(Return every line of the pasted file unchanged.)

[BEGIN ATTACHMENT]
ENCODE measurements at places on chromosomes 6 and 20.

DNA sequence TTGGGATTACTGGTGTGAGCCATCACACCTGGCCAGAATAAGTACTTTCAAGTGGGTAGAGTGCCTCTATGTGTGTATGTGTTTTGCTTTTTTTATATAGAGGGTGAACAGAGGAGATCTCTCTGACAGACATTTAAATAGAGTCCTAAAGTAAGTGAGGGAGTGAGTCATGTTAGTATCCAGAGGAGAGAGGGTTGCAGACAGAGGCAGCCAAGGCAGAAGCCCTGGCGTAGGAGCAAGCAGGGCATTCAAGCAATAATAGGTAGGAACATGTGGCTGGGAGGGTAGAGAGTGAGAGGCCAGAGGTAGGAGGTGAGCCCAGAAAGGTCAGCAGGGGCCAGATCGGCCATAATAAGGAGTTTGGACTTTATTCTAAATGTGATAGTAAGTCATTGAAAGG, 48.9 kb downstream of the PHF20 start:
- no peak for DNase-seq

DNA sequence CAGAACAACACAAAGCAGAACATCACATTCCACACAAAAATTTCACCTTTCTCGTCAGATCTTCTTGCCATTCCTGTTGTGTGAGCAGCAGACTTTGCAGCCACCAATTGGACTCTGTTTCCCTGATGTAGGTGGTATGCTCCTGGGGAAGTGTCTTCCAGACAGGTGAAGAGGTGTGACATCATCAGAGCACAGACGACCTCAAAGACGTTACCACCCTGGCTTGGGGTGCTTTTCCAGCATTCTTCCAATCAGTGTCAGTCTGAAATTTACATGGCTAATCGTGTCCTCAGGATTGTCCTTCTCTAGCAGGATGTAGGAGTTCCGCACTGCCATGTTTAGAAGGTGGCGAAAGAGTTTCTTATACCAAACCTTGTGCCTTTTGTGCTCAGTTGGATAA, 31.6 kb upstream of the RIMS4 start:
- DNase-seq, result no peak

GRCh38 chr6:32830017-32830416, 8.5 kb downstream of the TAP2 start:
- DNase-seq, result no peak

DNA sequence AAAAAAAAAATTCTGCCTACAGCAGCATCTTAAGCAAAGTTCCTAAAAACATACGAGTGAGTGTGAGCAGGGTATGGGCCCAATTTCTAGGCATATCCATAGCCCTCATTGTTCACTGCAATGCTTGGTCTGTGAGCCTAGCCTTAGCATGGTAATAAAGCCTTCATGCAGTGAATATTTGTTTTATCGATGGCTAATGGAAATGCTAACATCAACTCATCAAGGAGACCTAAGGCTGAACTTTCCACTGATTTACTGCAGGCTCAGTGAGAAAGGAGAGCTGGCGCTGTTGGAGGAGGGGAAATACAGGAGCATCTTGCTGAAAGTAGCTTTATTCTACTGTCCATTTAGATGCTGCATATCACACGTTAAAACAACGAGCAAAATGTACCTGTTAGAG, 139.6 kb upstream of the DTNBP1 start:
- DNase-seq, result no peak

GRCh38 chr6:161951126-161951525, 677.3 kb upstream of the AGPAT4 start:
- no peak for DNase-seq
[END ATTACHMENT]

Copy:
ENCODE measurements at places on chromosomes 6 and 20.

DNA sequence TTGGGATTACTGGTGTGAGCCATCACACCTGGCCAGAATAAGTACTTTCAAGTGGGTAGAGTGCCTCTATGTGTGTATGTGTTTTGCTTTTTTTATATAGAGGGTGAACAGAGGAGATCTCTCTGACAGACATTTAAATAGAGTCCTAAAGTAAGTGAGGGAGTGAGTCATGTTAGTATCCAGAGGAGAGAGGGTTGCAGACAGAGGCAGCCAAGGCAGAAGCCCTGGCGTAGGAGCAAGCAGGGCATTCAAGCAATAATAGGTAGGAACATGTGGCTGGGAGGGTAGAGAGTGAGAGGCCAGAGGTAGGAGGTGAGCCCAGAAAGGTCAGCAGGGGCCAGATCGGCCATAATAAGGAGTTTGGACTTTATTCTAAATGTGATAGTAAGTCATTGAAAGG, 48.9 kb downstream of the PHF20 start:
- no peak for DNase-seq

DNA sequence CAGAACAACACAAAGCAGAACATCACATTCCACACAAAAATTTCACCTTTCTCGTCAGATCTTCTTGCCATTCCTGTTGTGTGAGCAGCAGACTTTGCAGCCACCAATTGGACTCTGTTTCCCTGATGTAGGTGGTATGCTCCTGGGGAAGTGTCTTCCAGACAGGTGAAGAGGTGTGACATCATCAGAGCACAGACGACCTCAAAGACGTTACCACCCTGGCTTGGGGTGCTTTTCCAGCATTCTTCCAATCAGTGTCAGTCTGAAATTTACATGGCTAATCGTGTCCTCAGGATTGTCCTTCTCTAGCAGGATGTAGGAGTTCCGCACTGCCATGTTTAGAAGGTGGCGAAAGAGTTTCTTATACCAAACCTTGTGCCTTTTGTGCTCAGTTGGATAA, 31.6 kb upstream of the RIMS4 start:
- DNase-seq, result no peak

GRCh38 chr6:32830017-32830416, 8.5 kb downstream of the TAP2 start:
- DNase-seq, result no peak

DNA sequence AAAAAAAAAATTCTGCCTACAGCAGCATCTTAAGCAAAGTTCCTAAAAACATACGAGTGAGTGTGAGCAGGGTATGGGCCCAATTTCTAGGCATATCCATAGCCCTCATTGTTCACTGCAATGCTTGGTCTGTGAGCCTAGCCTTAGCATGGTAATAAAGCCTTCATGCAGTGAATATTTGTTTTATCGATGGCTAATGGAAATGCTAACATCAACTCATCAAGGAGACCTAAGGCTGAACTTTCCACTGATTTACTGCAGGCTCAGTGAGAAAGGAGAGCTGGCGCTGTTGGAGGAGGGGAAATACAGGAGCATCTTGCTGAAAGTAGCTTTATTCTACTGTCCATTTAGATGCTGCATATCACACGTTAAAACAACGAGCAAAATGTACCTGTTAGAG, 139.6 kb upstream of the DTNBP1 start:
- DNase-seq, result no peak

GRCh38 chr6:161951126-161951525, 677.3 kb upstream of the AGPAT4 start:
- no peak for DNase-seq